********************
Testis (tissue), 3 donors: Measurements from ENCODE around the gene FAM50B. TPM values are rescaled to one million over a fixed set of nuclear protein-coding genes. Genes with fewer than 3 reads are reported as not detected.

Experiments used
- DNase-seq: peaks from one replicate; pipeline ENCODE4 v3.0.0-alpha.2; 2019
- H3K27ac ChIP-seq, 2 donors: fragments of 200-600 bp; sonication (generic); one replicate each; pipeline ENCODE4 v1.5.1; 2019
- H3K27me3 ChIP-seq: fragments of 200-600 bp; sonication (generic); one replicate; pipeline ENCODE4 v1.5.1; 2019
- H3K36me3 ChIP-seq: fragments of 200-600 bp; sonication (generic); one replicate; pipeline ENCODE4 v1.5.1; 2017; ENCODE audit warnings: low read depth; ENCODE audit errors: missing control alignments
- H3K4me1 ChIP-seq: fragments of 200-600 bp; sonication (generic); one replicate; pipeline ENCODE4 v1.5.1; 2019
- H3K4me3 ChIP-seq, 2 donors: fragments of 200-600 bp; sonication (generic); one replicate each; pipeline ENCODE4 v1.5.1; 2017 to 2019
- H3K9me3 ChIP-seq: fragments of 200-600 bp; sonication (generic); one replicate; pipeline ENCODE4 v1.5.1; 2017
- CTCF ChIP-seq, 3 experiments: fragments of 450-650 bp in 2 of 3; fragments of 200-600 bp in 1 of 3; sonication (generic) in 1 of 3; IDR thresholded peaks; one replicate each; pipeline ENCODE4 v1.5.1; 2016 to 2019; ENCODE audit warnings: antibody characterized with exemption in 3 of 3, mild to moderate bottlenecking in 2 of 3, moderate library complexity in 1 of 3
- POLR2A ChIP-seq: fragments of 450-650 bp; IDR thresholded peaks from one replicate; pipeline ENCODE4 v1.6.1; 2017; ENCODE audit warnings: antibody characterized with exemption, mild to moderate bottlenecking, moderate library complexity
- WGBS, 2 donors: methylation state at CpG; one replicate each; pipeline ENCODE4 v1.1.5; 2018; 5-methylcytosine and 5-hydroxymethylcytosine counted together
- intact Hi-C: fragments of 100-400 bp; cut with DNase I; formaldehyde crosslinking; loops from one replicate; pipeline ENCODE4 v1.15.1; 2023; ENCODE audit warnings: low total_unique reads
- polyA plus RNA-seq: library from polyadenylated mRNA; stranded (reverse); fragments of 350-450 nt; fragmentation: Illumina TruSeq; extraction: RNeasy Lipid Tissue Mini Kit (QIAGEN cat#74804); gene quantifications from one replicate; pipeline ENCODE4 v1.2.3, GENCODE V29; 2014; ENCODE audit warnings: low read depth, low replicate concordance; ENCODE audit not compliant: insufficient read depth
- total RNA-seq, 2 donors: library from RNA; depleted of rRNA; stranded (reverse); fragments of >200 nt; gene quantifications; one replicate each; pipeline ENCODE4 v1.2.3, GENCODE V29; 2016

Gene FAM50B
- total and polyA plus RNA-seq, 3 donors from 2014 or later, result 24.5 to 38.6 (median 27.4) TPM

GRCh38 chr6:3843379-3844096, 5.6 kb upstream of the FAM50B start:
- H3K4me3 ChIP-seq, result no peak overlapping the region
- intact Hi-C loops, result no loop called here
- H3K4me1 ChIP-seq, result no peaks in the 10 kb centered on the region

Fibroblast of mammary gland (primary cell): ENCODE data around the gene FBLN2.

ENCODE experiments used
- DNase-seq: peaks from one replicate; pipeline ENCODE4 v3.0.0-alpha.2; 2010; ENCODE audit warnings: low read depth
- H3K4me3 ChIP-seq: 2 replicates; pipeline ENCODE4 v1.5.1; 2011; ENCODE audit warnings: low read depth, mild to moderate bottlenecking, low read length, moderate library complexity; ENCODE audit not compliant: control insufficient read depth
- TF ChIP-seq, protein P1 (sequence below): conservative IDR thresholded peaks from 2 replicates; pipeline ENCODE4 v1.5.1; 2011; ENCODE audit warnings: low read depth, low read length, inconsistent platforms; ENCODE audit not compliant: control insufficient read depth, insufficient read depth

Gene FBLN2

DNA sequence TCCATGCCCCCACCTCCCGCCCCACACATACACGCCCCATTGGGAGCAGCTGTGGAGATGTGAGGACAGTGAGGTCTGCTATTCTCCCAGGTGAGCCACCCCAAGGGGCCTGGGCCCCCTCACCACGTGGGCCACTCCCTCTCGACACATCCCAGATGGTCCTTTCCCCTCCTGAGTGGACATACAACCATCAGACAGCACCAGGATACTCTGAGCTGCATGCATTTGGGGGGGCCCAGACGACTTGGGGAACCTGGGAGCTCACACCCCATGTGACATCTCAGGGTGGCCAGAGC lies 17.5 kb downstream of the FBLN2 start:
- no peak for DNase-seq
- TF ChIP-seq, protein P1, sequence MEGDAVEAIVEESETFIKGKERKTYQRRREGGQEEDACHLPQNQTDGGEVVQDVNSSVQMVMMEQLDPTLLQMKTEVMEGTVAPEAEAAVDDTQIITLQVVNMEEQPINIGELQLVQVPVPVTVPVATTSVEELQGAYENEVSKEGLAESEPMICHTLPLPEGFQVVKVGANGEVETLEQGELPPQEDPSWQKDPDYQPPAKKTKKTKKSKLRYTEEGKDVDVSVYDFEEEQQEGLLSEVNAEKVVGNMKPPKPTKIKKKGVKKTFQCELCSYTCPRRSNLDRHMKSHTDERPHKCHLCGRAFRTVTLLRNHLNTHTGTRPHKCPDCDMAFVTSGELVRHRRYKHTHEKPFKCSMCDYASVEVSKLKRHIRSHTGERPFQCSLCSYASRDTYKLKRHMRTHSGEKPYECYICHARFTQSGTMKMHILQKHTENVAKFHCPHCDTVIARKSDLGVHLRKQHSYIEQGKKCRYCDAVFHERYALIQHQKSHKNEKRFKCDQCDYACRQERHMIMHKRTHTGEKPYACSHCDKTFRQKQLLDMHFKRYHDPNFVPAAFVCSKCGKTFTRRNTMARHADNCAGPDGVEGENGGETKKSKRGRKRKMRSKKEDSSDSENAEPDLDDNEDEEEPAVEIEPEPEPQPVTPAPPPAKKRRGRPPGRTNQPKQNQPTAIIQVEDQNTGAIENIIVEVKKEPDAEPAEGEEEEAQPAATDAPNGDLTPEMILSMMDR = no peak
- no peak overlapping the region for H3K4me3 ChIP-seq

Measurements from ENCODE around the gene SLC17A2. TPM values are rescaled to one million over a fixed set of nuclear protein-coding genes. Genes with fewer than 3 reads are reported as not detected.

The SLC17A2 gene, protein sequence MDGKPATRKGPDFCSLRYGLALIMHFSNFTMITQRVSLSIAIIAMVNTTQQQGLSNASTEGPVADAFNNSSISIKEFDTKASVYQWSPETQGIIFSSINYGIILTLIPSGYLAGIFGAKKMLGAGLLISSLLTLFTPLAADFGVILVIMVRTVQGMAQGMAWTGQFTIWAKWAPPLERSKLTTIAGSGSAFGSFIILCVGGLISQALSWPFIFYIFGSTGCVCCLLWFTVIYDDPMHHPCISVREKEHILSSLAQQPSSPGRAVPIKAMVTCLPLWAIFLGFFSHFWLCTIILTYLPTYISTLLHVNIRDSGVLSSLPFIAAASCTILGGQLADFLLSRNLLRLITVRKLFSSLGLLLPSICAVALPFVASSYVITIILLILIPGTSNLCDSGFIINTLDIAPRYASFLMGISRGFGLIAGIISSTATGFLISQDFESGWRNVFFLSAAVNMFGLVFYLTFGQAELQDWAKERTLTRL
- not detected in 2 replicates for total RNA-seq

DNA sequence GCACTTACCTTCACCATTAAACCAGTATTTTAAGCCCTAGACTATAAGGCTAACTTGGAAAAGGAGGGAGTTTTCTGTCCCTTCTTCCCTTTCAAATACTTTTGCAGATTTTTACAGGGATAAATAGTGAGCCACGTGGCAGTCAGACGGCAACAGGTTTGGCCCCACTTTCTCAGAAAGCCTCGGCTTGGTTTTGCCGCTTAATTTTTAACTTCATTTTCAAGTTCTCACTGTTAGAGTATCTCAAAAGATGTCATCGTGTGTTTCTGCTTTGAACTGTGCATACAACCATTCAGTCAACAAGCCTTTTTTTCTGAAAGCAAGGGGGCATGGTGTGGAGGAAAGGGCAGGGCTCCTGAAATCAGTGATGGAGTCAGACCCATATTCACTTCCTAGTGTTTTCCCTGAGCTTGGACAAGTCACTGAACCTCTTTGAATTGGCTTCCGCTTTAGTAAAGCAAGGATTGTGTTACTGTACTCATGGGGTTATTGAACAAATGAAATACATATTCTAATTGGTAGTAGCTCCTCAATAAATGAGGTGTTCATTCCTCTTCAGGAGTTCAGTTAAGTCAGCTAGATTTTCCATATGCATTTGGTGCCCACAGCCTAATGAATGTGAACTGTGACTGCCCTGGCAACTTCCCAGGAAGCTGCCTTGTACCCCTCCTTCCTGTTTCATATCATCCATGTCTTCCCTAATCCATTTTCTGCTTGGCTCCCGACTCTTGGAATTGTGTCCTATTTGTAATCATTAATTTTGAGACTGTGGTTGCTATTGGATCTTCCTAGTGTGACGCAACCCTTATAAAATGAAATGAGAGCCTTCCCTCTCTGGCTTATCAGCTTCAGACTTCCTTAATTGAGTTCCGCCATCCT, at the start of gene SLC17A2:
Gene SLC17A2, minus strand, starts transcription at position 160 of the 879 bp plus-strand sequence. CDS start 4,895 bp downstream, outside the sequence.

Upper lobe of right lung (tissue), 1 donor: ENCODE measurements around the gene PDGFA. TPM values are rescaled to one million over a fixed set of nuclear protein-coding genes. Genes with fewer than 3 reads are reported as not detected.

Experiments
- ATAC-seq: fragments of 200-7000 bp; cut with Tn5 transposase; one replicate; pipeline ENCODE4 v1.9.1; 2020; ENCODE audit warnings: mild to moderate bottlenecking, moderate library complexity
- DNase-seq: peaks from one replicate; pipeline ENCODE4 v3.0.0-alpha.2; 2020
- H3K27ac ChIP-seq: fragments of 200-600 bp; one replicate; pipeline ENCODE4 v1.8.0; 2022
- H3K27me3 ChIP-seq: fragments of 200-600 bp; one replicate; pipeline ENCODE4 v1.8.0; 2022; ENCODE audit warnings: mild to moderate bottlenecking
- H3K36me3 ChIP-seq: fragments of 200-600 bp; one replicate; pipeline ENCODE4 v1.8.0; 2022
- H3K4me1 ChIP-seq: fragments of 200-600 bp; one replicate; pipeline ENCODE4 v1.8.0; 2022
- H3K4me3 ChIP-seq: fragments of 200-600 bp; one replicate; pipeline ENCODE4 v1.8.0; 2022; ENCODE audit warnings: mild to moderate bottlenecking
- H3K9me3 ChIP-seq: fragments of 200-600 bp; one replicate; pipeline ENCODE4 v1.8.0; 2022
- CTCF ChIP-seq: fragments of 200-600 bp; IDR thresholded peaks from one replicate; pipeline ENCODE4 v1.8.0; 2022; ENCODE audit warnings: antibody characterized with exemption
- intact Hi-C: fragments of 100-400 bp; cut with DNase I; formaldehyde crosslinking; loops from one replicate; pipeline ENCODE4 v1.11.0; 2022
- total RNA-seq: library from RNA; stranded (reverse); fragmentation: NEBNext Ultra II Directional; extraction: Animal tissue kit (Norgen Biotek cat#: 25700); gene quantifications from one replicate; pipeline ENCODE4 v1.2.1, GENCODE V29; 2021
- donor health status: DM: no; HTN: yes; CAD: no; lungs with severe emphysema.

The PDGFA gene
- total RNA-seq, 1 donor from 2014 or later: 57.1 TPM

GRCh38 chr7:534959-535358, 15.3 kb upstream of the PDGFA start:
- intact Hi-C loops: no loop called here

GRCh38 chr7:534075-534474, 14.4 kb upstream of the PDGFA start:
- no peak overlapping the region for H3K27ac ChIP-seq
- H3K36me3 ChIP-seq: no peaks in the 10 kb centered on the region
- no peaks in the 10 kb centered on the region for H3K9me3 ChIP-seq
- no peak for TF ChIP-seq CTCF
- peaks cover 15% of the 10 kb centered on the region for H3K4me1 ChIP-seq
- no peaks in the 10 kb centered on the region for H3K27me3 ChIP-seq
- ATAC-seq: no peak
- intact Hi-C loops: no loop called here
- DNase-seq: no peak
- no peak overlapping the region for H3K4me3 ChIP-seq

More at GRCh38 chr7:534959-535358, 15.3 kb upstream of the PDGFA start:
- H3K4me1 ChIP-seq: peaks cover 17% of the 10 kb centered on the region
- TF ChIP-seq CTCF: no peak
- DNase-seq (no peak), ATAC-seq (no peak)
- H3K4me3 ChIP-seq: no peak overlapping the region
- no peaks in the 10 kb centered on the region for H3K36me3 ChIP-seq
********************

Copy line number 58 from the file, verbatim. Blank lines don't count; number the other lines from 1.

- no peaks in the 10 kb centered on the region for H3K9me3 ChIP-seq